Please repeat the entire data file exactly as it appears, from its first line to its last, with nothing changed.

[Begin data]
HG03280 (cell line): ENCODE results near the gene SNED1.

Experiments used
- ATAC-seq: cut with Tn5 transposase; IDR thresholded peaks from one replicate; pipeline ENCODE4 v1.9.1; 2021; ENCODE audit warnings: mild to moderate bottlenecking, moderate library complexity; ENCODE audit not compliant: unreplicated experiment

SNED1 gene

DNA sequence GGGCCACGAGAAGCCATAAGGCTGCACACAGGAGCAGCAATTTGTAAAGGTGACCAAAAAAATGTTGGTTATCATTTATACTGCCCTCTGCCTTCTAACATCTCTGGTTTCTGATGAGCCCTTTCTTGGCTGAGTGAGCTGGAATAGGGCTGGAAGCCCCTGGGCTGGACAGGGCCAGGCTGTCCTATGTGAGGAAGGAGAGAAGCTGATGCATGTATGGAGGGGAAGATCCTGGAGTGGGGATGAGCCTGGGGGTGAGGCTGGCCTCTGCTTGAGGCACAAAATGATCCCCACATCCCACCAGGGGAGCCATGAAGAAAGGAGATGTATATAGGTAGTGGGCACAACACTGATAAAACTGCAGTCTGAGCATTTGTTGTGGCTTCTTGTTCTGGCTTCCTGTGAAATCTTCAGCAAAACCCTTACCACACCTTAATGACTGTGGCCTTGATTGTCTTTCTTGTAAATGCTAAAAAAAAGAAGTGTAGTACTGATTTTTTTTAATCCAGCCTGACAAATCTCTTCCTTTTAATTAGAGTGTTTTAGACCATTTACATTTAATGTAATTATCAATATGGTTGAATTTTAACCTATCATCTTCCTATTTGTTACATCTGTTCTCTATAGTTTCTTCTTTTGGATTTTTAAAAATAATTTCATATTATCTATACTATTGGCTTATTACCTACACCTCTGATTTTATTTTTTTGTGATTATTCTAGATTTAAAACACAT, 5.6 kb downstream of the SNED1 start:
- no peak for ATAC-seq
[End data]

HG03280 (cell line): ENCODE results near the gene SNED1.

Experiments used
- ATAC-seq: cut with Tn5 transposase; IDR thresholded peaks from one replicate; pipeline ENCODE4 v1.9.1; 2021; ENCODE audit warnings: mild to moderate bottlenecking, moderate library complexity; ENCODE audit not compliant: unreplicated experiment

SNED1 gene

DNA sequence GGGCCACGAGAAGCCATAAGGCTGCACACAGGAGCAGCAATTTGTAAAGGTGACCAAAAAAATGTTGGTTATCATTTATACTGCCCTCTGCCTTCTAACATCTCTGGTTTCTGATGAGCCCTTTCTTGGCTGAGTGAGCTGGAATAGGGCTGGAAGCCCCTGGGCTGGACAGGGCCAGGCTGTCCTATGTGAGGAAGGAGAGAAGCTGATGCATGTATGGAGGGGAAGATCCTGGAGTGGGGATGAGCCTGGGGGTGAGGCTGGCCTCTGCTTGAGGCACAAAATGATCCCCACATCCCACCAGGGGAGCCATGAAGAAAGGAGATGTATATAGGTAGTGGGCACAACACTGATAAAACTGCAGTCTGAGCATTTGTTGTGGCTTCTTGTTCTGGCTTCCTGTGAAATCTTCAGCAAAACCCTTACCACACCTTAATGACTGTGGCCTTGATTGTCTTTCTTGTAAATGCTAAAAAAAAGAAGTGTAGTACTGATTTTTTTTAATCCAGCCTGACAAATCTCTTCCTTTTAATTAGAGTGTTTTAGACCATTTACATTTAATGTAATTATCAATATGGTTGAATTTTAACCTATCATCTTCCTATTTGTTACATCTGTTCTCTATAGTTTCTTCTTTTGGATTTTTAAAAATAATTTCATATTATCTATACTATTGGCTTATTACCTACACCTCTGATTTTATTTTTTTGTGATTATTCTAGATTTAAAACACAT, 5.6 kb downstream of the SNED1 start:
- no peak for ATAC-seq